When thanking someone

Thank you very much.
Thank you from the bottom of my heart.

7) Signature: Give your contact information without omission.

Company name Department name
Name (English name)
Postal code and address
Telephone number / Fax number
E-mail address, Website URL
(Depending on the type of business, please include regular holidays and closed days.)

For example:

Jiro Tanaka, □□ 部, XX 会社
Tokyo, Japan
5F, △△ Building, Chiyoda-ku, Tokyo
Phone: 03-XXXX-XXXX / Fax: 03-XXXX-XXXX

How to create sentences that make a good impression on others and gain their trust

1 – Use honorifics

Use polite language in e-mails because it is difficult to convey emotions. Unlike spoken language or private emails, honorific language is the basis. Do not confuse honorific and humble words, which are often mistaken. Respectful words are used when you want to respect the person who is doing the action. Humble words are used when you want to respect the recipient of the action. If you make a mistake, you may be taken as looking down on the other person, so it is one of the most important things to pay attention to. Here are some examples that are particularly prone to mistakes

If you want to convey your boss A’s intentions to someone outside the company, use humble language.
Even if your boss is in a higher position than you, he or she is in a lower position than the other person outside the company.
However, if it is an internal email, use reverent language about A, because Boss A is in a higher position than you.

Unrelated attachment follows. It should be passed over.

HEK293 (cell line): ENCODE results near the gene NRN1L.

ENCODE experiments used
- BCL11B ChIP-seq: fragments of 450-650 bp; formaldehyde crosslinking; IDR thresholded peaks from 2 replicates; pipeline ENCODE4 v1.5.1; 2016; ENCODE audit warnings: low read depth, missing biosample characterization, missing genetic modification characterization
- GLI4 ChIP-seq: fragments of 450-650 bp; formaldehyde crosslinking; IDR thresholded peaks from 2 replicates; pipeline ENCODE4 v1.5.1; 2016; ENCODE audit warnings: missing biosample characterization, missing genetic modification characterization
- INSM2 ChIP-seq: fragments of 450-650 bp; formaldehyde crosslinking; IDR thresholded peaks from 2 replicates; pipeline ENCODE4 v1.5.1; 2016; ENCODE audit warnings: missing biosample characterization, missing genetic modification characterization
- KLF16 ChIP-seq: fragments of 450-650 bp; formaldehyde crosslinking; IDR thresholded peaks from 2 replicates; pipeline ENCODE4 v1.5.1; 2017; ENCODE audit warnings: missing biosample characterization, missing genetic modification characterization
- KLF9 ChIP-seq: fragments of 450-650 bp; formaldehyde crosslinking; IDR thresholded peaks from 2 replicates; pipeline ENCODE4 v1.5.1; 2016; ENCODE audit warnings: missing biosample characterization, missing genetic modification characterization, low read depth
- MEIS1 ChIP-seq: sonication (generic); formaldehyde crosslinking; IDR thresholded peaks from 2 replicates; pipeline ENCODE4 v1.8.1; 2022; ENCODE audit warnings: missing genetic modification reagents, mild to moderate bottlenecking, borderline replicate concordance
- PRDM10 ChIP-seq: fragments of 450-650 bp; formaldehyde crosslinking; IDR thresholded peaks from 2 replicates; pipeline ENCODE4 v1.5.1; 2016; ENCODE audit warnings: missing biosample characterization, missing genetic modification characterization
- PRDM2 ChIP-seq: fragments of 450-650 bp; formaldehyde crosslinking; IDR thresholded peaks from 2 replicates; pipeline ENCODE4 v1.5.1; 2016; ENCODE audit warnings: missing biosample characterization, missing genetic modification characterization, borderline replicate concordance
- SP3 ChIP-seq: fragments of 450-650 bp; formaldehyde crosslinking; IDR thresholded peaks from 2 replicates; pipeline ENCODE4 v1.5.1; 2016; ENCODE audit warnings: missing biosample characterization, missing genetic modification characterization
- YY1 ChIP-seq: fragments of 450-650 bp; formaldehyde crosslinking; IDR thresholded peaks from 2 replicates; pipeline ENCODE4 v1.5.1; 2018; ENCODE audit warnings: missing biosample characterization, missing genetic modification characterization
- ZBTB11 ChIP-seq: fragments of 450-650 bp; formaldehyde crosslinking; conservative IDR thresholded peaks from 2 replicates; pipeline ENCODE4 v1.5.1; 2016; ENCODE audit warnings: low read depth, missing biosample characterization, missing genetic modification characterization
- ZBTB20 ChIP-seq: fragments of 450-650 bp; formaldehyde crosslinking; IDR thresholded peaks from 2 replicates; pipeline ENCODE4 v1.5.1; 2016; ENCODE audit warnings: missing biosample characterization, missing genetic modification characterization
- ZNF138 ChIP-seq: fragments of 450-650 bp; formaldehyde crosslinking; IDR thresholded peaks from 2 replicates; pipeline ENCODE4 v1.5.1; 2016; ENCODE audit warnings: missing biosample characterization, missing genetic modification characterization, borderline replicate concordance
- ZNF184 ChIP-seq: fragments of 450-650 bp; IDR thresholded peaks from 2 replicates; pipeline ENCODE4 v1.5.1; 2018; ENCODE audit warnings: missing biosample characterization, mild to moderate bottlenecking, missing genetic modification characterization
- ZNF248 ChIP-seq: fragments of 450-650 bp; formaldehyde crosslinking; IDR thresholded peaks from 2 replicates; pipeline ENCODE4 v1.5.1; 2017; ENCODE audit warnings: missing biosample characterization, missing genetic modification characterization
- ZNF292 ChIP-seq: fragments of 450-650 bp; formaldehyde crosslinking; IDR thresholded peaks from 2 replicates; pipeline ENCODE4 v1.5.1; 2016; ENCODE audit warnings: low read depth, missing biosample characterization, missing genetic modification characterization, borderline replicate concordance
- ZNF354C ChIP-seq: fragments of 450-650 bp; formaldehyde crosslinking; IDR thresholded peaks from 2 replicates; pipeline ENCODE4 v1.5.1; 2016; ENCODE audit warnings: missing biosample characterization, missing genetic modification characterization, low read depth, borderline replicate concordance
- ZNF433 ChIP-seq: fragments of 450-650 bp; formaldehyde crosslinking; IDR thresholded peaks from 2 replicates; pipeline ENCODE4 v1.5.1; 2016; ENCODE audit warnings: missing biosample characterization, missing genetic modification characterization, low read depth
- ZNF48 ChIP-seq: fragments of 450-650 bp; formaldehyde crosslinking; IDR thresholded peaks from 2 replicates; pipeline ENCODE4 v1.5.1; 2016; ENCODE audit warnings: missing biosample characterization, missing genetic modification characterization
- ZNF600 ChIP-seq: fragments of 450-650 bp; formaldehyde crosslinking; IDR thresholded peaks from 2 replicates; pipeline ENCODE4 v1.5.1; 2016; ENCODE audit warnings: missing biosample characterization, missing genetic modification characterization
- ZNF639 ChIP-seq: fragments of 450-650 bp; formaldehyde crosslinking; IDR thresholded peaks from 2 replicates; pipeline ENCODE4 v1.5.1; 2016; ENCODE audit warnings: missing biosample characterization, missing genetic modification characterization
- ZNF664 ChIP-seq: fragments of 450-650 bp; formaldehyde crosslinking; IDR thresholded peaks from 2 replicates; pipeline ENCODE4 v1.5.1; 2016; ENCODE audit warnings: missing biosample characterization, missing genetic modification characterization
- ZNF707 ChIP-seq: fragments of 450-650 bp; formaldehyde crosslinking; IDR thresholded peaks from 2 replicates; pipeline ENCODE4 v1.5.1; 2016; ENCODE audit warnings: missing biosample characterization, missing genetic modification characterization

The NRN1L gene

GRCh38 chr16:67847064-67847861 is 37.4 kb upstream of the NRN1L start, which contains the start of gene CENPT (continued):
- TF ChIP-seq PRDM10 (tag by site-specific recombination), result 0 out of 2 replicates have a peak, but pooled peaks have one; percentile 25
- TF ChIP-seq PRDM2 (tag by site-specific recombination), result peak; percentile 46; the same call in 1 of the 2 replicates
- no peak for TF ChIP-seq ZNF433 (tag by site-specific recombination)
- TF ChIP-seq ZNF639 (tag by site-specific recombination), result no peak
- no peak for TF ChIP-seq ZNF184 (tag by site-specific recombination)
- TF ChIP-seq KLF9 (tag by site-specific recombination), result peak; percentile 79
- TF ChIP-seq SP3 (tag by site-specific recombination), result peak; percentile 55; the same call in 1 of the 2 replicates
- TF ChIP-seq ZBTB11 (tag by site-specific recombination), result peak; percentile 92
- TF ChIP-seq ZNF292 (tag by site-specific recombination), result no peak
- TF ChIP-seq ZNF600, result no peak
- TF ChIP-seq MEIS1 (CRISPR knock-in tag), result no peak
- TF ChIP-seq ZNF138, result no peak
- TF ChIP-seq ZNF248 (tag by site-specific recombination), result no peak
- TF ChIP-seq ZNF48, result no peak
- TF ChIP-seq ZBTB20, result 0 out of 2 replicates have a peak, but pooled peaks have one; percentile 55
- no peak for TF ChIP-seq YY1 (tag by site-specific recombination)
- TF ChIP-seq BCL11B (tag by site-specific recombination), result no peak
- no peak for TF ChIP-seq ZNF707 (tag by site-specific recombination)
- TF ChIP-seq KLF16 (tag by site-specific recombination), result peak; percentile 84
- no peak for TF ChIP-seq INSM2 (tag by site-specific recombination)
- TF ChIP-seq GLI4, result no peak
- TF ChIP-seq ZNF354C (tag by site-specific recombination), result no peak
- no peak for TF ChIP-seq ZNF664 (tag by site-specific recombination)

2 – Season’s greetings

Season’s greetings are greetings that include the season and the weather of the month at the beginning of the body of the message. It is a letter format used for thank-you notes and formal documents. It is also often used when creating formal documents via e-mail. There are standardized phrases that can be quoted by selecting the season and month. Since the seasons vary from region to region, there is no absolute correct answer, and you can include your own sentiments such as “It’s now the season of beautiful cherry blossoms.”

3 – Words of concern for the recipient

I’ve already mentioned that the basic rule is to write a business email that succinctly conveys the requirements. However, one of the most important skills to get on the right track as a working adult in Japan is to be able to add a word of concern for the recipient. The best way to do this is to put yourself in the recipient’s shoes. It is best if you can put yourself in the recipient’s shoes and say something that will build a good relationship with them.

Example: When making a request

I’m sorry to bother you.
If you have any questions, please do not hesitate to contact me.
If you have any questions, please feel free to ask.

Example: A Word of Thanks

Thank you very much for your prompt reply.
Thank you very much for your prompt reply.
Please take care of yourself.

Things NOT to do

Even if you have taken the trouble to compose an email, if you use the wrong honorific or make a typographical error, it will make the recipient feel uncomfortable. To prevent this from happening, here are some of the most common mistakes you can make.

What to say in an email

You can use “弊社(we)” for your company and “貴社(you)” for the other company.

In order not to make it a bad email.

Don’t mistake respectful words and humble words (making a mistake means that you look down on the other person).
Don’t send frequently (don’t rush to reply many times).
Don’t send too often (don’t rush to reply repeatedly). Do not use symbols or emoticons such as ^^.